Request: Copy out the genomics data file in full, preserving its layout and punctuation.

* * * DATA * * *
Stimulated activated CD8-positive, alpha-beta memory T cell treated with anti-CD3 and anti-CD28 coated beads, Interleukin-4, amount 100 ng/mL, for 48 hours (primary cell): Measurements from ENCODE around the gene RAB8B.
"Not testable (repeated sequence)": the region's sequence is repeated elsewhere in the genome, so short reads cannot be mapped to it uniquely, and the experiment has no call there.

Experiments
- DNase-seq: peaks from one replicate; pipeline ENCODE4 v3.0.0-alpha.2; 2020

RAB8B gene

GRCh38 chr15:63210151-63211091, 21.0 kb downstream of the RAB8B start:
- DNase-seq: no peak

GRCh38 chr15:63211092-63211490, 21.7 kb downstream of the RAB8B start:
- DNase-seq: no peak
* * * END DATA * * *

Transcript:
Stimulated activated CD8-positive, alpha-beta memory T cell treated with anti-CD3 and anti-CD28 coated beads, Interleukin-4, amount 100 ng/mL, for 48 hours (primary cell): Measurements from ENCODE around the gene RAB8B.
"Not testable (repeated sequence)": the region's sequence is repeated elsewhere in the genome, so short reads cannot be mapped to it uniquely, and the experiment has no call there.

Experiments
- DNase-seq: peaks from one replicate; pipeline ENCODE4 v3.0.0-alpha.2; 2020

RAB8B gene

GRCh38 chr15:63210151-63211091, 21.0 kb downstream of the RAB8B start:
- DNase-seq: no peak

GRCh38 chr15:63211092-63211490, 21.7 kb downstream of the RAB8B start:
- DNase-seq: no peak